The medieval wall paintings were painted over during the Reformation and then rediscovered by workmen in 1849.
Mongolian heavy metal, with bizarre instruments and a call (according to the subtitles) for the return of the Mongol empire.
More than 100 seal pups were born this year on the banks of the Thames River in England, once one of the world's most polluted waterways.
Once upon a time Elizabeth Warren was an intellectual with all sorts of interesting ideas, and she regularly attacked liberal orthodoxy and mainstream feminism. Then she entered politics.
In 1994, Edward Luttwak predicted that globalization and increasing economic insecurity would lead to a resurgence of Fascism.
The positive psychological effects of extreme religious rituals, like being nailed to a cross. More evidence that we did not evolve for lives of comfort and security.
Video Tour of the HMS Terror, very well preserved by cold Canadian waters for 170 years. Amazing.
The Florida Shuffle, an insurance scam that pays addicts to occupy beds in rehab centers while still supplying them with drugs.
In conversation, "the aversion to asking sensitive questions is both costly and misguided."
In Germany, NIMBY's rally against wind power. Germany gets about 20 percent of its power from wind, and would like to double that, but over the past year every proposed site has been opposed by locals and permits for new units have fallen 82 percent. I don't think there is a feasible way to get 100 percent of our power from solar and wind, which means if we want zero carbon we need nuclear.
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"we did not evolve for lives of comfort and security"
Speak for yourself. I live a life of comfort and security, I love it, and I have no plans or fantasies to change it. Say rather, "Some of us are not suited to lives of comfort and security."
I'm with you 100%.
I've never understood the pervasive romanticization of "struggle", and the notion that someone could only ever be satisfied or happy when under constant pressure.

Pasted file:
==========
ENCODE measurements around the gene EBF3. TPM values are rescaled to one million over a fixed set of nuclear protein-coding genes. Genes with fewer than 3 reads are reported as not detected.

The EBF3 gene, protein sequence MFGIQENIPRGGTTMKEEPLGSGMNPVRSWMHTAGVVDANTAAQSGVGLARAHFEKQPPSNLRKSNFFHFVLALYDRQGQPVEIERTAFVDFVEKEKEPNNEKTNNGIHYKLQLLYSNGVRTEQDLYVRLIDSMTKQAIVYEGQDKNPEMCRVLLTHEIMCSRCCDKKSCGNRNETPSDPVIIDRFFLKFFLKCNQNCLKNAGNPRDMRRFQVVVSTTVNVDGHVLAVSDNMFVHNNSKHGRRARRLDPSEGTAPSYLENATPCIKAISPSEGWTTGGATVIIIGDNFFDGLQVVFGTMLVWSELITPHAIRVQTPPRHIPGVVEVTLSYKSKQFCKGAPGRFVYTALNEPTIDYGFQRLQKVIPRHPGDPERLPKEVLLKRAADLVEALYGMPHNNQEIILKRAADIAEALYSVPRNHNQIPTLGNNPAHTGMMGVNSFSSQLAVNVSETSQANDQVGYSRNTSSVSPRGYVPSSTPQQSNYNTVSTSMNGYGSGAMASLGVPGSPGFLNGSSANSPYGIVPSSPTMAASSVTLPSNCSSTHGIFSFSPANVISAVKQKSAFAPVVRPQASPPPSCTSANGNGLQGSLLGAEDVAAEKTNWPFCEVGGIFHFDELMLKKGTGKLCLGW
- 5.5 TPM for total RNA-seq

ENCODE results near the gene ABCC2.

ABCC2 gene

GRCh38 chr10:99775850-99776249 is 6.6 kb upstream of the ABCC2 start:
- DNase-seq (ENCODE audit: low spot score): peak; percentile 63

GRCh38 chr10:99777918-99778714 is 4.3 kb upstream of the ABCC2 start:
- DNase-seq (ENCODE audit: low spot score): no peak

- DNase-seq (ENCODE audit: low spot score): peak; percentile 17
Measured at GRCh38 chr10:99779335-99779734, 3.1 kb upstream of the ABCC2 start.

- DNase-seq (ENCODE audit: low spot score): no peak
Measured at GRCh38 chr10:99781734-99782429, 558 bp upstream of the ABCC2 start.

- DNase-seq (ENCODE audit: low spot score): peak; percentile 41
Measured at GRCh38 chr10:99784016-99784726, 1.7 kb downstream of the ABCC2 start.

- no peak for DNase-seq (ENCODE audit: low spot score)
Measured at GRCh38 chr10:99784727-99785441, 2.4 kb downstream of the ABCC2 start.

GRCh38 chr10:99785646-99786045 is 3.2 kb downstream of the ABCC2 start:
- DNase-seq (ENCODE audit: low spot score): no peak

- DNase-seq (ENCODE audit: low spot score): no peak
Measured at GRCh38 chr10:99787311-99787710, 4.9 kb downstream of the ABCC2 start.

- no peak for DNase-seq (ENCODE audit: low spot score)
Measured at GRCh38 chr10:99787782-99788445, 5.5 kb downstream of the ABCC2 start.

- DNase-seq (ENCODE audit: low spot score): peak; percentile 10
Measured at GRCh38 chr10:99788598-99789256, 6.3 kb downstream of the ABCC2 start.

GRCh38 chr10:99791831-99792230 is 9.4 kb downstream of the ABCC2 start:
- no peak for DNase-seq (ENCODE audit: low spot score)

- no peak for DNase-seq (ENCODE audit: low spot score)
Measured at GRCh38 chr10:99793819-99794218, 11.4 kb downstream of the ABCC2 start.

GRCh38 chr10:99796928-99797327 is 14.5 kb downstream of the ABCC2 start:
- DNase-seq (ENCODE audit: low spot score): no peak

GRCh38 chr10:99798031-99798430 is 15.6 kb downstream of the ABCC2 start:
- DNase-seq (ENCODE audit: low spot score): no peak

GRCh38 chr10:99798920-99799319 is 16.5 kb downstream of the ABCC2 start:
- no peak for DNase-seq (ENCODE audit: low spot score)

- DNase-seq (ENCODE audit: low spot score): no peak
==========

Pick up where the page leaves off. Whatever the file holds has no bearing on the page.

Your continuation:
I genuinely labor to fathom why certain people do things like climb Mount Everest, or seek to go from being a multi-millionaire to a multi-billionaire, or go on safari and shoot lions, et cetera. I can't help but find it terrifyingly psychopathic.
I imagine it comes in part from some of our ape ancestry, but also from the broad history of human society and our overwhelming cultural acclimation to things like warfare, patriarchy, authoritarianism, etc.
People spent so long living under brutal, monstrous systems that they developed ways of viewing those systems as not just "necessary" or "natural", but even somehow "good" or "ideal". When you can convince slaves to defend their own slavery, you've got a largely self-perpetuating system.
Well, I certainly like having someone with me (:-)). But I would not go so far in my condemnation of the challenge-seeking personality type. It looks to me like challenge-seeking personalities can sometimes be quite useful to the larger group, just as comfort-seekers can be a problem. FWIW, I think the strongest human groups are those with the widest variety of personality types mixed together. It can be difficult for them to get along, which may be part of why we developed such elaborate social skills (recognizing tiny changes in mood from slight movements of the facial muscles, etc.) and why, among our range, the diplomatic personality type found an important place in the mix.
My point was that one should not make the mistake of assuming that a certain type is the universal type that is everyone's, or is the default or most natural or proper or best state for humans. Especially, one should not proceed as if deep down there's a "real" type that everyone has if only they could shed some sort of repression or social training.
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